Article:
Gangster. Mafia. Monster. These are the words that come up as former colleagues, journalists and alleged victims attempt to describe the brutal power once wielded by movie mogul Harvey Weinstein. “D’you really wanna make me your enemy for five minutes of your time?” he demanded of Hope d’Amore, a college student who was seeking work at Miramax and found they’d been “accidentally” booked into the same hotel room. “And then, you know, he’s huge,” points out d’Amore, who only weighed around 110lbs at the time she says Weinstein forced himself on her. She fled home, her dreams of working in the entertainment business wrecked. “He used to say he owned the cops in Buffalo,” she goes on. “Nobody would have believed anything I said.”
Ursula Macfarlane’s sombre film is largely composed of lengthy interviews, many of them gruelling, interspersed with archive stills and a bare minimum of film clips. We don’t need to consider the value of the work Miramax produced in its heyday right now. Photographs show the various stages of the “fat kid from Queens” as he metamorphosed into the dynamic producer of the Eighties and Nineties, to the epitome of bloated menace and finally to a figure of abject disgrace. If you felt a twinge of sympathy for him in his downfall, here’s the antidote.
D’Amore’s account of her assault, which allegedly took place in 1978, indicates that his modus operandi was honed early. She met him in Buffalo, New York, where Weinstein, an alumnus of the university, was a concert promoter in the 1970s, along with brother Bob. Deborah Slater, Weinstein’s former secretary, without irony, outlines Harvey’s main business principle: “Never take no for an answer”. His assistant at Miramax, Kathy Declesis, who opened his mail, including legal letters outlining allegations of sexual misconduct, couldn’t take it, telling Bob: “I quit, and your brother is a fucking pig.”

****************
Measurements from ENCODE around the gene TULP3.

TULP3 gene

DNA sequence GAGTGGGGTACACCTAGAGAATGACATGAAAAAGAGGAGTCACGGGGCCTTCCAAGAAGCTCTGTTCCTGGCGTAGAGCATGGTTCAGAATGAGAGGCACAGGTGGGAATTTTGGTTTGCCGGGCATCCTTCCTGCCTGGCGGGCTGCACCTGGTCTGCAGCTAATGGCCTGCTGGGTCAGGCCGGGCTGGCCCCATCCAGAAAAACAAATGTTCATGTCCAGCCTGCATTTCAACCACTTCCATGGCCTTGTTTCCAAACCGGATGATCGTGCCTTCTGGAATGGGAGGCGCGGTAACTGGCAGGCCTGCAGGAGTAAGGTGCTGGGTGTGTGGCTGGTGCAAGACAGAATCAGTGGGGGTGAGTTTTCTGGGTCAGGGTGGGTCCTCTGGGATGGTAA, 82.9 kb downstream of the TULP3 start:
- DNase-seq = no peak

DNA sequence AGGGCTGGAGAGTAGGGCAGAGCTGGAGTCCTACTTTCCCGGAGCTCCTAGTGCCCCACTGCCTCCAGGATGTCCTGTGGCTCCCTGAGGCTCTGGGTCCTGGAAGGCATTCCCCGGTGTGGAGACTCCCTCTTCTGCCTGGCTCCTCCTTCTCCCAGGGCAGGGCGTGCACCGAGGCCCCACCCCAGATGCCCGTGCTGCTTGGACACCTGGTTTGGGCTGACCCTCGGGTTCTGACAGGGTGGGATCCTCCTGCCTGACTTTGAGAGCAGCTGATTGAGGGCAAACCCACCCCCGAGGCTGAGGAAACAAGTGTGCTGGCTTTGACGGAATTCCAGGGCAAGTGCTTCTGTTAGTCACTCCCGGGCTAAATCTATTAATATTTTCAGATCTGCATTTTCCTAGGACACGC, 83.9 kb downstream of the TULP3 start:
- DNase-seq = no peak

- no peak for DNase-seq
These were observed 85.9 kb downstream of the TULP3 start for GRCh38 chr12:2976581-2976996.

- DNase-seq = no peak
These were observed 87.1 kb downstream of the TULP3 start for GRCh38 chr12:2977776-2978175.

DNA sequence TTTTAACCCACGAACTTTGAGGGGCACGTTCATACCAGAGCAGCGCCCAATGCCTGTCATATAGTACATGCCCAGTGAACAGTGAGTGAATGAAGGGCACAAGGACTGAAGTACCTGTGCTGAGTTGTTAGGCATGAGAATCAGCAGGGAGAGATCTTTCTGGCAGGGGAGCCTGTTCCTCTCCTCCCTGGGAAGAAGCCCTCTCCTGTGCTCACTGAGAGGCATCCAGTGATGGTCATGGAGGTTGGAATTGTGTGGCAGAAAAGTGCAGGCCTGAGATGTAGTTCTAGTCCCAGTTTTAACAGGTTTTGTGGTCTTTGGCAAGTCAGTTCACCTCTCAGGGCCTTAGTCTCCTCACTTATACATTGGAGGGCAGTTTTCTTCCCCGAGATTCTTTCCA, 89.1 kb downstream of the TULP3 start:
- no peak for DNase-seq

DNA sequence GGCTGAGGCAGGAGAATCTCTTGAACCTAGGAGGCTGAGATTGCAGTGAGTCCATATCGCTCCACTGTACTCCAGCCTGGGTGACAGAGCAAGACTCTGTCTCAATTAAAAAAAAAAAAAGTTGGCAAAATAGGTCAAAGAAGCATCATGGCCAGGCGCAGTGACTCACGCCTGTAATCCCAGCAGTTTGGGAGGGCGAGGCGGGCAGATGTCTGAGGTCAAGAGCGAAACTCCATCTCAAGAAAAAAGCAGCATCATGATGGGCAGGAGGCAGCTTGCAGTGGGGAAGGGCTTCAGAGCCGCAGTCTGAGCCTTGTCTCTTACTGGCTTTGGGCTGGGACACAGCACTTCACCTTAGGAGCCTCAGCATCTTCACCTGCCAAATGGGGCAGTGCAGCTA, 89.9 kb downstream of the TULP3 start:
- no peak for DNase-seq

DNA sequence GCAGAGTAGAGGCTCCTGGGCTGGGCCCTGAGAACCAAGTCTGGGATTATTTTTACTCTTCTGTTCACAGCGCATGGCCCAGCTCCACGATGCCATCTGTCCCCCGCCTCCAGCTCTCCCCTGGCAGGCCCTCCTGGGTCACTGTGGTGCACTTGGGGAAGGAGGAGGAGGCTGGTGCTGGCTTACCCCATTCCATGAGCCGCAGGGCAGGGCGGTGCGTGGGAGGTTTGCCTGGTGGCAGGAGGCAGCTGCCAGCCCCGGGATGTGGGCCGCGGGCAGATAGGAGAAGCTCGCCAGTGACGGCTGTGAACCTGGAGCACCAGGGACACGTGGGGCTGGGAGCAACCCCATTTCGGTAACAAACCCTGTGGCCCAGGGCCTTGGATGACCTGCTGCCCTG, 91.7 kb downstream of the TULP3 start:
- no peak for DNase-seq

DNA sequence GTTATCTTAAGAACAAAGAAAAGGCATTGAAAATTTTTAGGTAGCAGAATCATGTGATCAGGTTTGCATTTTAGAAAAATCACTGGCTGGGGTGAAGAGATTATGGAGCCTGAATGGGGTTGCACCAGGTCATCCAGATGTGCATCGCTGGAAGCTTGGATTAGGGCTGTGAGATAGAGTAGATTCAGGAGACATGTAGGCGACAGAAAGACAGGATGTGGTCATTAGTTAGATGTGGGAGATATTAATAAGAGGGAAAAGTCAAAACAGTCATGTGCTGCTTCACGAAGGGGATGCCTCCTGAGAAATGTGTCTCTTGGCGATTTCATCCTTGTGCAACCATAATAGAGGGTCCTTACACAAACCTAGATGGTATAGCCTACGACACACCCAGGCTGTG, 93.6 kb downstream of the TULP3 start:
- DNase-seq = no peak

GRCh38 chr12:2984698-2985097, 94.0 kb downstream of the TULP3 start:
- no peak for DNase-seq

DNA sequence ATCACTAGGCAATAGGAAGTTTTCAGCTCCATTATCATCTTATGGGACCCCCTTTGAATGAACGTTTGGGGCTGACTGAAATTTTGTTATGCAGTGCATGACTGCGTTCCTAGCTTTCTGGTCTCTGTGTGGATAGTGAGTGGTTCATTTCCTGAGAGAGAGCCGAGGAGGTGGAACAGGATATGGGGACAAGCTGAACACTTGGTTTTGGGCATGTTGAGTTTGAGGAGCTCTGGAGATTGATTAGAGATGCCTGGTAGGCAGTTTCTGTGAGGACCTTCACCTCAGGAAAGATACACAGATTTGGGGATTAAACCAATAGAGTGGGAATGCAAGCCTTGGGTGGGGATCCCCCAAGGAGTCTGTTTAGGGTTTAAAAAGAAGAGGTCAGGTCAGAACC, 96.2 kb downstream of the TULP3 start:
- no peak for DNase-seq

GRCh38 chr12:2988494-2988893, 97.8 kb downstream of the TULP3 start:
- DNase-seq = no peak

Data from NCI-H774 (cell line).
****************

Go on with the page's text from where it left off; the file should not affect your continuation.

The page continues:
The interviews give the alleged victims time to tell their stories, with long takes and pauses to allow them to frame difficult sentences. The most haunting interviewee is actress Paz de la Huerta, with her thousand-yard stare. The sneaky trick of using footage before the start of the interview proper underlines her dazed fragility. At one point, intercutting shows the similarity of the women’s ordeals. They could almost be the same person as they describe his brutal approaches
With a deep sigh, one Miramax exec confesses, “I feel so conflicted about my experience with Harvey,” because on a professional level it was so rewarding. “We all feel survivor guilt,” he says, for experiencing only positives, when others got the negative.
When Disney, who’d bought Miramax in 1993, finally parted company with the brothers in March 2005 it was the beginning of the end. The deluge of allegations, bolstered by sterling work from investigative journalists, spawned the #MeToo movement and a profound change in attitudes. But as one interviewee warns: “There is a Harvey Weinstein in every industry.”
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